Reconsidering the Color Wheel, Part 1

Most of us learned about the “triadic” color wheel back in grade school (though we didn’t go so far as to call it that). That’s the one that shows equally spaced primary colors—yellow, red, and blue—separated by secondary colors—orange, purple, and green. Because of this early and well-ingrained training, the concept of an alternative color chart can be difficult for some of us to grasp.

The Munsell color system, in contrast, spaces yellow, red, and blue at less regular intervals around a circle and includes purple and green as additional “major” hues located between red and blue or blue and yellow, respectively. Then, centered between each pair of these five hues is a “minor” hue that combines the two major hues that flank it. Hence, the Munsell circle reads: red, red-purple, purple, purple-blue, blue, blue-green, green, green-yellow, yellow, and yellow-red, which brings us back to the original red.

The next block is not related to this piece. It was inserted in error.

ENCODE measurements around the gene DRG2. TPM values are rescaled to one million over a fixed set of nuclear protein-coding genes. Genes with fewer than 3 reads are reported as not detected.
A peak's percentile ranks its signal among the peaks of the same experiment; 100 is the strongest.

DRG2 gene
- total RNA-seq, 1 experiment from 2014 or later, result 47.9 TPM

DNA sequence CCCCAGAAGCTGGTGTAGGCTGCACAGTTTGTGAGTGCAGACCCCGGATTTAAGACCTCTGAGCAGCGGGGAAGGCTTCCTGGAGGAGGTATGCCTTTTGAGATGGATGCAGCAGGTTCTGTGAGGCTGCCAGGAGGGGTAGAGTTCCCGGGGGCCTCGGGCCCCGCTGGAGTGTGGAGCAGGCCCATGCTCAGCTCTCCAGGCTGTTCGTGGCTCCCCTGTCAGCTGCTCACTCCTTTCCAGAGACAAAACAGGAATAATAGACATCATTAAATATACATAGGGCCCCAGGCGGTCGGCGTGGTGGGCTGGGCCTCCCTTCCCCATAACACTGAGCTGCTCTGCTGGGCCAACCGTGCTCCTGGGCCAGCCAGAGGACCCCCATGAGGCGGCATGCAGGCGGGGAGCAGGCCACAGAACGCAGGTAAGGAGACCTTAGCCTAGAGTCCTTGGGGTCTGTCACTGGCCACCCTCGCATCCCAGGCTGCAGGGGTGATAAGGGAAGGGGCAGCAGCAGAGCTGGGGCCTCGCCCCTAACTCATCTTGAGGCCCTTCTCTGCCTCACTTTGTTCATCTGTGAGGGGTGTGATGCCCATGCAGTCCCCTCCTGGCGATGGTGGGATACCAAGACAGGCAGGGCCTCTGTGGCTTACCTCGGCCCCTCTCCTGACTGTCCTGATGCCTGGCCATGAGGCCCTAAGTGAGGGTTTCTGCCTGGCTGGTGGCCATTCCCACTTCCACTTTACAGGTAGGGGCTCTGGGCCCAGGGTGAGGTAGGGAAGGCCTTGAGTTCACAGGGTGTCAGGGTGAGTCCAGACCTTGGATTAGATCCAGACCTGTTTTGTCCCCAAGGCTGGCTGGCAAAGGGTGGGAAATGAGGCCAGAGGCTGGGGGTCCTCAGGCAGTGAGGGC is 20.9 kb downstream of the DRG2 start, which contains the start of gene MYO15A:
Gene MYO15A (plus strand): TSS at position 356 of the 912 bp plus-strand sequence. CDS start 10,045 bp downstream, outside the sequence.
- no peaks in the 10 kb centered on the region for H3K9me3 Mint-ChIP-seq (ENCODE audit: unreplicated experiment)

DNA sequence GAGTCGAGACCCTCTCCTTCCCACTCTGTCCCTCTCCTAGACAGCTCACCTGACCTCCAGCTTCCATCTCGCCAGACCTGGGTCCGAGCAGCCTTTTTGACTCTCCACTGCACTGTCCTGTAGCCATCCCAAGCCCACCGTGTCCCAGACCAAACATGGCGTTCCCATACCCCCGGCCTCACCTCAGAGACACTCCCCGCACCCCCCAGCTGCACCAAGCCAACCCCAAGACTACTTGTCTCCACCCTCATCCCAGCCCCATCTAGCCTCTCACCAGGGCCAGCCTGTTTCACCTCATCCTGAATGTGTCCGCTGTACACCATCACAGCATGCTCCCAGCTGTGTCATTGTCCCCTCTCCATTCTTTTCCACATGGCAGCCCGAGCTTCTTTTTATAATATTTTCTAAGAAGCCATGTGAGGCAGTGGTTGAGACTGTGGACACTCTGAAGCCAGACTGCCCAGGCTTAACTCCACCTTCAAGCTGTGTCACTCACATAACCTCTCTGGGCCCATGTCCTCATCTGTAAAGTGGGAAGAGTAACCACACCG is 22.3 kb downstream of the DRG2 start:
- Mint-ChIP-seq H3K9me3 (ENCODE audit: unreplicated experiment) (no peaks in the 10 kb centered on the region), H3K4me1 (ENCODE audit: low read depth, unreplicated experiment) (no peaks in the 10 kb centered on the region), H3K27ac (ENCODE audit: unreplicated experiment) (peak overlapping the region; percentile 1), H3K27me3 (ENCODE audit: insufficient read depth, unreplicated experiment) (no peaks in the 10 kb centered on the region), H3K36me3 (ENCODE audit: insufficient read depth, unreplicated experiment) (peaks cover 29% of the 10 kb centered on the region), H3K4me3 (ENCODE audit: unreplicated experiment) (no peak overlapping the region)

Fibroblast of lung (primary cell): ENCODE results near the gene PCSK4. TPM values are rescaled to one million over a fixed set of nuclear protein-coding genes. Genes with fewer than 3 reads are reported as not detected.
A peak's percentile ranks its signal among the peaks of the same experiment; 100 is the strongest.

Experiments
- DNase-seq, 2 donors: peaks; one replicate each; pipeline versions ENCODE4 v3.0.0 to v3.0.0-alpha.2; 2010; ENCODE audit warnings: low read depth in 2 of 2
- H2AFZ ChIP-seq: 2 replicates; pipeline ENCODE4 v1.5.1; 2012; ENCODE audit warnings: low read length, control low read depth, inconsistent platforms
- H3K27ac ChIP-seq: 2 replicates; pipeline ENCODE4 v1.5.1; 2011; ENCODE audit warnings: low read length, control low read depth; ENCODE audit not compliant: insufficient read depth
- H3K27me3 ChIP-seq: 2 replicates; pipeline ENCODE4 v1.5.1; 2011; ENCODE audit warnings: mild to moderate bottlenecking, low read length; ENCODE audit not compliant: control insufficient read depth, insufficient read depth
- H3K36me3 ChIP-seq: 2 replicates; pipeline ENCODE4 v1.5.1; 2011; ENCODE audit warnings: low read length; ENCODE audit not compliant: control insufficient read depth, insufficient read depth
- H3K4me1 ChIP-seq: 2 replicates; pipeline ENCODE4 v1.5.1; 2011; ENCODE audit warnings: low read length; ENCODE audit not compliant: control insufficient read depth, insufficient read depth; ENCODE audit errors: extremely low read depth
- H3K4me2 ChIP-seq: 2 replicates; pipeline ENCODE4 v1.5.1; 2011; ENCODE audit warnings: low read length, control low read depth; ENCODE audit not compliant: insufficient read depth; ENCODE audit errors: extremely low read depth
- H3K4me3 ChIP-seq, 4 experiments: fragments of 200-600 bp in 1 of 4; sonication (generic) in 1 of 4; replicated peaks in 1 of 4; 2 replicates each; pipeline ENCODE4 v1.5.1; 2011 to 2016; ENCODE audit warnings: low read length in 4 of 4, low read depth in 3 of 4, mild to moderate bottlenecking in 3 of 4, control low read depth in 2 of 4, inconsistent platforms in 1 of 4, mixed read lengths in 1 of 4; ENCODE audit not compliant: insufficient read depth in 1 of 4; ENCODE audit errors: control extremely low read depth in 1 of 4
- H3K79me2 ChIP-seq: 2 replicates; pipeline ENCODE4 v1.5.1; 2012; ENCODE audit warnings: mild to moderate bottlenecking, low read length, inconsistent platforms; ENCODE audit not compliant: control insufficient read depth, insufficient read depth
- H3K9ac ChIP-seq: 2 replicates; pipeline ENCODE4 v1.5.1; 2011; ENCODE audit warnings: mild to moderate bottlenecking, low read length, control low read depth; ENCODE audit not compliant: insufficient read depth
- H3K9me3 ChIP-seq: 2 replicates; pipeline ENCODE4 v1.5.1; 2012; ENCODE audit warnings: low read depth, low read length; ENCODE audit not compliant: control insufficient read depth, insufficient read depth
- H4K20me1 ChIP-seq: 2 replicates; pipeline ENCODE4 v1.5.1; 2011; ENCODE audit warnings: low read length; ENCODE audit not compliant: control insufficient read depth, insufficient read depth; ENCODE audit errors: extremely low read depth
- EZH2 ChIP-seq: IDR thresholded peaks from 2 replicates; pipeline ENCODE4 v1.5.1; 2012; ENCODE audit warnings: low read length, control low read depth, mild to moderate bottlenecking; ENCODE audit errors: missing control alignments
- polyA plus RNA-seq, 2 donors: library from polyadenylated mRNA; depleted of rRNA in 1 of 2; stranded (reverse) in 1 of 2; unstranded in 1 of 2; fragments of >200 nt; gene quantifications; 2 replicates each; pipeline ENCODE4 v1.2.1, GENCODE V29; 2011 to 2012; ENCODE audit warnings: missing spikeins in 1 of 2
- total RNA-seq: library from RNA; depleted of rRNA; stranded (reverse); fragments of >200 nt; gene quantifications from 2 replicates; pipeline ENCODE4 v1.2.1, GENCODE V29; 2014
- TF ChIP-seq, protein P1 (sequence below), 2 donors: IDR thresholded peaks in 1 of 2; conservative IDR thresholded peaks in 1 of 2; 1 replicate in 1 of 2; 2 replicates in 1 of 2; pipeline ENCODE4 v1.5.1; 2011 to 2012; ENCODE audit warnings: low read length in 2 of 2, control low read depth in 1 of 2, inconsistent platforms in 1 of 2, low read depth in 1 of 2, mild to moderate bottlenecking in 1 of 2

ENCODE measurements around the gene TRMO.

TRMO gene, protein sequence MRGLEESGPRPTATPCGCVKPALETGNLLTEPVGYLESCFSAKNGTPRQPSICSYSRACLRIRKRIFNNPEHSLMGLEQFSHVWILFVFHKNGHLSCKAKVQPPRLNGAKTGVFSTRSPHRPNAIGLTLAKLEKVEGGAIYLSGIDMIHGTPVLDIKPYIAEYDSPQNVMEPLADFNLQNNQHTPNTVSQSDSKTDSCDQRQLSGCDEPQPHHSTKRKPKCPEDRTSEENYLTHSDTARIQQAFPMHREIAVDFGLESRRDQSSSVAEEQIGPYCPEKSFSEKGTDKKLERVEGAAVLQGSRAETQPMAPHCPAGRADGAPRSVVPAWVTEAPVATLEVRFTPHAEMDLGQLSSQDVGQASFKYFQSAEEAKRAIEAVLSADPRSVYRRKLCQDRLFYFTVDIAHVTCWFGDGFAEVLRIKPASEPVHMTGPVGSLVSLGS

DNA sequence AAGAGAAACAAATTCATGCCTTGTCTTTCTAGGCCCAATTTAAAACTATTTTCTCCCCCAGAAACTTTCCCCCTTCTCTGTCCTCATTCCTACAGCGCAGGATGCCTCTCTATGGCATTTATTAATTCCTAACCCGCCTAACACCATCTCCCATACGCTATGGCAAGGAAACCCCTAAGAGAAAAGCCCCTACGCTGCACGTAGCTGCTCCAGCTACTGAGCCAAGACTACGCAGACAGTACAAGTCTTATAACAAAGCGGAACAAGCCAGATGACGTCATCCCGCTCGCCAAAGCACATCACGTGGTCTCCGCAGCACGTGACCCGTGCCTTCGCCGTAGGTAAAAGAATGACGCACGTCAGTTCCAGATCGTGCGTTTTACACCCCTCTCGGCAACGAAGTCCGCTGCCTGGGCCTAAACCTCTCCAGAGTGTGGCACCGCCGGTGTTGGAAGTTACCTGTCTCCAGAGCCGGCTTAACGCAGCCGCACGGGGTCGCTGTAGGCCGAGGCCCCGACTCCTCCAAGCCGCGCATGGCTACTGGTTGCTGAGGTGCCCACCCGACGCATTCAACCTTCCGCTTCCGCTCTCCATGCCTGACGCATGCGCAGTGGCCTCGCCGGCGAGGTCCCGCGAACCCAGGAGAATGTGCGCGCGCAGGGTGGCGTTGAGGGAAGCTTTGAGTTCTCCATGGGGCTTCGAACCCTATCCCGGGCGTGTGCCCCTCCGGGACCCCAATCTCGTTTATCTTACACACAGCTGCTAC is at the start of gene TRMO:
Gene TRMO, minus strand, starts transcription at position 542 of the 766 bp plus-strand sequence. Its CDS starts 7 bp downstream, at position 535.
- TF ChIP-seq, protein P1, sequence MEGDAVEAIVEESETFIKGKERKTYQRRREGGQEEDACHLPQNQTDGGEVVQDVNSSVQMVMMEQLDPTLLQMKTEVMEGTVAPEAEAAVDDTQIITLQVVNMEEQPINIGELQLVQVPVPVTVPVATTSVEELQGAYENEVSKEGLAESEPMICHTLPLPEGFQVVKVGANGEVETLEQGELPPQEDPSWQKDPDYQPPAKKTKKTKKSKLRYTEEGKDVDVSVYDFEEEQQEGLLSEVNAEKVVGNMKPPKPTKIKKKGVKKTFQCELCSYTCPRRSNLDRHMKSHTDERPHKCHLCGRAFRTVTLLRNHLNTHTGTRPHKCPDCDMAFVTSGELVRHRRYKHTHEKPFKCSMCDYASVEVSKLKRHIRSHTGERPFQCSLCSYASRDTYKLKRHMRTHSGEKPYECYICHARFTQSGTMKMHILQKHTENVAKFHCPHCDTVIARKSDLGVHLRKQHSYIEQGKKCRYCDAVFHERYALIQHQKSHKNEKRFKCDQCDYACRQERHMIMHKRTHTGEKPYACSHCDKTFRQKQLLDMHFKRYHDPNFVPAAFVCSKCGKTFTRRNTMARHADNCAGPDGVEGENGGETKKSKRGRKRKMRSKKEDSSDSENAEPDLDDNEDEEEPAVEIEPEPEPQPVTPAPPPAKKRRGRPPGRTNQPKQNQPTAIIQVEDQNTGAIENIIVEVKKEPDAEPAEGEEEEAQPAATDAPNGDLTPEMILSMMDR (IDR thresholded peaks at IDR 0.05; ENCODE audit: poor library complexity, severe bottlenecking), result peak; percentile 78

The Munsell color system is considerably more complex than this, incorporating value and chroma variations as well as hue to differentiate and identify specific colors. But you have to start somewhere, so I looked first at the most basic hues.

The Munsell color circle is particularly useful in identifying complementary hues that will produce a neutral gray. In childhood, most of us were taught that the complement of any primary color is the secondary color that appears directly opposite it on the color wheel. However, these pairs of complements don’t always produce a neutral gray when combined. Yellow and purple, for instance, made an orangey brown, not gray. I knew that in order to make a neutral gray the purple would have to be bluer to balance out the warmth of the yellow. The purple-blue indicated in the Munsell circle proved a much more satisfactory complement to yellow. So I have begun using the Munsell system to find truer complements for all the colors.

Next time I’ll write about how this applies to my own watercolor palette.

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